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Lecture 13

# Notes Lecture 13.odt

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School
McGill University
Department
Biology (Sci)
Course
BIOL 202
Professor
Daniel Schoen
Semester
Winter

Description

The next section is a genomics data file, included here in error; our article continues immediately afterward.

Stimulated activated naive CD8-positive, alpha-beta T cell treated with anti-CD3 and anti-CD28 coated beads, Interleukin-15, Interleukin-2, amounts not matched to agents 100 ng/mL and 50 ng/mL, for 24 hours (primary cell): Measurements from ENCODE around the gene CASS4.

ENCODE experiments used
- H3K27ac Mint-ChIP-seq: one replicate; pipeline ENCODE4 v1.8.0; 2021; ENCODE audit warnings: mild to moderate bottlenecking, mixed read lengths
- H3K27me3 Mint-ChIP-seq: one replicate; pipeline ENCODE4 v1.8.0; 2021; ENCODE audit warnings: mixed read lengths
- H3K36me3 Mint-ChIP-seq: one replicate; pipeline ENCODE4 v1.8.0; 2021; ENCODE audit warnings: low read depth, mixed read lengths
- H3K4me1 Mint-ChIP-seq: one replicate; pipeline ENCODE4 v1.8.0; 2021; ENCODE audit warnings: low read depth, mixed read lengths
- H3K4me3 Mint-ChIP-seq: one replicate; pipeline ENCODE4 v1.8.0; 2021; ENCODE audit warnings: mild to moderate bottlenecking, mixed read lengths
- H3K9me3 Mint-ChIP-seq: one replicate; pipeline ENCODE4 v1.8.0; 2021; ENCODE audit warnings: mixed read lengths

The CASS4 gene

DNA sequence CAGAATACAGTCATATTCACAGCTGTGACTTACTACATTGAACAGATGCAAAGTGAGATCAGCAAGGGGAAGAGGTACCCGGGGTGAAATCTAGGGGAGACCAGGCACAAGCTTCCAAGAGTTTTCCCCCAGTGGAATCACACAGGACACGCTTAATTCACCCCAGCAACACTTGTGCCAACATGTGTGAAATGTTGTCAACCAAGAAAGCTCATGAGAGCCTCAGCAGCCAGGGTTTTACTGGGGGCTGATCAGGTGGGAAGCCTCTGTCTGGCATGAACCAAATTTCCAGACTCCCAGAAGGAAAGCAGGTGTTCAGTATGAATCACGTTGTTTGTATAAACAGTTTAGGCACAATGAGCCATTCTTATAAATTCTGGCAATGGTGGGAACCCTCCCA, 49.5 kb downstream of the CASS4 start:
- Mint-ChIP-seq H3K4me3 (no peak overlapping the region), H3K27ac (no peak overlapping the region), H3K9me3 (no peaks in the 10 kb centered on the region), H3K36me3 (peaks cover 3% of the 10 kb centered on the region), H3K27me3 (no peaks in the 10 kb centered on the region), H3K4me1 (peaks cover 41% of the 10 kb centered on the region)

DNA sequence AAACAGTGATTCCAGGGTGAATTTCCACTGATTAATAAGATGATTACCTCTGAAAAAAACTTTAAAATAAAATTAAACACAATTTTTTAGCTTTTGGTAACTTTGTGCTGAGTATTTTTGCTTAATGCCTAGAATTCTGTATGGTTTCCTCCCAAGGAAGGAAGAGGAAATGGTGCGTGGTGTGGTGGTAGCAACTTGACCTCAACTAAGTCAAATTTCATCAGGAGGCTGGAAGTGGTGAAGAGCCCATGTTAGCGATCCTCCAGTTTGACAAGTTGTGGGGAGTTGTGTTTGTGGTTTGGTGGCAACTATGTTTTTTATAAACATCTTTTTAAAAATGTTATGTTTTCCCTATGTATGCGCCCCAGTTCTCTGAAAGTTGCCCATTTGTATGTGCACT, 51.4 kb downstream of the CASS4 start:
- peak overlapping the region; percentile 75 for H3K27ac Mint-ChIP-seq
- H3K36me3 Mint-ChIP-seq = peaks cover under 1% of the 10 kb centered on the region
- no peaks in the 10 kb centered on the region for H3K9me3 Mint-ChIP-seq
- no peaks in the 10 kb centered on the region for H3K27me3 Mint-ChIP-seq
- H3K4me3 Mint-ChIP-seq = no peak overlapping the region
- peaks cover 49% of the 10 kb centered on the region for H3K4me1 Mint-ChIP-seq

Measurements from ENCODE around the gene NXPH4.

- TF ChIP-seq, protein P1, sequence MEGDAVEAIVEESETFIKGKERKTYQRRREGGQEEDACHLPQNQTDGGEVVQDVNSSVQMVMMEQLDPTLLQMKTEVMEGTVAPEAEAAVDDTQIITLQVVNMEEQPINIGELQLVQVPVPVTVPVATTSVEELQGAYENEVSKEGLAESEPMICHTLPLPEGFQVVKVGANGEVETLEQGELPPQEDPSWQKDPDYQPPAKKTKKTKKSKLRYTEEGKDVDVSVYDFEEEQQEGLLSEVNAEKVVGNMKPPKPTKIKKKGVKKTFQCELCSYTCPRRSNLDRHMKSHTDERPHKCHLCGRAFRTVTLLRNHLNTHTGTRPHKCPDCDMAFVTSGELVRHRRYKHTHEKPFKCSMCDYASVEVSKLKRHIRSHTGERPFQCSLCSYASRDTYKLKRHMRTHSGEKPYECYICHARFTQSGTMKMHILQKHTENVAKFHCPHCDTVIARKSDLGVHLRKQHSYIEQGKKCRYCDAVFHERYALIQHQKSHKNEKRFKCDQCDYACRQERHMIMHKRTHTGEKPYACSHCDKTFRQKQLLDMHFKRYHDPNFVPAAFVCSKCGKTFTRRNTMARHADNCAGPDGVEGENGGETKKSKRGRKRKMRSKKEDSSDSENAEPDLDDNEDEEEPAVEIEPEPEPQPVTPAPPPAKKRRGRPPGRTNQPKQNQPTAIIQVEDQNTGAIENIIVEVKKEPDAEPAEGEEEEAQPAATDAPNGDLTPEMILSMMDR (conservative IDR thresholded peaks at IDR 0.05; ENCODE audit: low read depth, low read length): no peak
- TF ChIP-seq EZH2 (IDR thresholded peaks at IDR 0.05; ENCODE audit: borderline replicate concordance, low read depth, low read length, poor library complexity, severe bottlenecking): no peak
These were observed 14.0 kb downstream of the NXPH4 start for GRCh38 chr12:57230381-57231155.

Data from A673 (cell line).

Population genetics, part 2 (central part of population genetics==>Hardy Weinberg) • the effect of random mating alone on population genetic variation : Hardy Weinberg theory • applications of HW theory • Non-Random mating (inbreeding)? • Factos influencing allele frequencies (mutation and migration) • Factors influencing allele frequencies (genetic drift) How do we know the frequency of carriers of a rare recessive disease? (ex: cystic fibrosis) about 1/25 people are carriers for this mutation Another place where H&W have something to say: Not uncommon to find places that restrict people to give birth (forced sterilization). In the south, there was forced sterilization of appalachians. The idead that you can clean up the gene pool by not allowing recessive mutations to mate to eventually kill off that genetic line. This is more common in small populations. Ex: Retinitis pigmentosa=100x more common on the island of tristan de Cuhna, than in the general population of North america (Canada and the US) H&W asked: What happens to allele/gene frequencies in the absence of evolutionary forces? H&W principle: The constancy of allele frequencies when there are no acting evolutionary forces (Gen t= Gen t+1, same diploid genotypes as the parents) AFTER ONE GENERATION OF RANDOM MATING IN THEABSENCE OF THE EVOLUTIONARY FORCES, THE FREQUENCIES OF GENOTYPES ATADIALLELIC LOCUS WIL BE: f(A/A)=p^2 f(A/a)=2pq f(a/a)=q^2 easy to see using a punnets square AND FROM THEN ON, THESE FREQUENCIES WILL REMAIN UNCHANGED (provided there is continued random mating and the absence of evolutionary forces) *note:see the example on slides We dont choose our mates based on the basis of what carriers they are, so our frequencies are close to HW CF, caused by a recessive mutation. How can we dtmn frequency of carriers of CF in the population (about1/25 of the population are carriers, we knew this for a long time this carrier ratio, by applying HW) we knew the population of diseased in a population (q^2= 0.0004). so q=0.02. And p=1-0.02= 0.98. carriers=2pq=2(0.02)(0.28)=.392 which is ~1/25 If you take the possibility, and divide it by 4, you can predict the possibility of the offspring obtaining the disease from a carrier and a potential carrier. H&W theory (in eugenics**): When alleles are rare, they occur much more often in heterozygotes than in homozygotes (the graph is expected when looking at HW ratios) Take home message from the graph: when you have a rare condition, most of the rare alleles are in carriers, not in actually affected individuals H&W genotype frequencies are expected only when: 1)mating is random 2)no evolutionary forces are acting evolution requires variation. How does non random mating influence genotype frequencies? What about inbreeding (a form of non-random mating)? Kinds of throws things out of whack modification of HW: inbreeding due to cosanguinous (inbreeding) mating The textbook goes into quite a lot of detail on how to calculate the inbreeding coefficient, we don't have to know how to calculate the inbreeding coefficient from pedigrees.WE DO HAVE TO KNOW WHAT AN INBREEDING COEFFCIENT IS THOUGH F=inbreeding coefficient (0homozygotes are more common in inbreeding populations wild turkeys can self fertilize?s System of mating F Self-fertilization(most mammals can't do this, plants can) 1 Parent-offspring 1/2 Brother-Sister (some wasps do this) 1/4 First Cousins 1/16 2nd Cousins 1/64 imagine populations that have different systems of mating Smaller the population, larger the inbreeding coefficient (we create a lot of small populations by sectioning them geographicall. We are eroding genetic fitness of these populat
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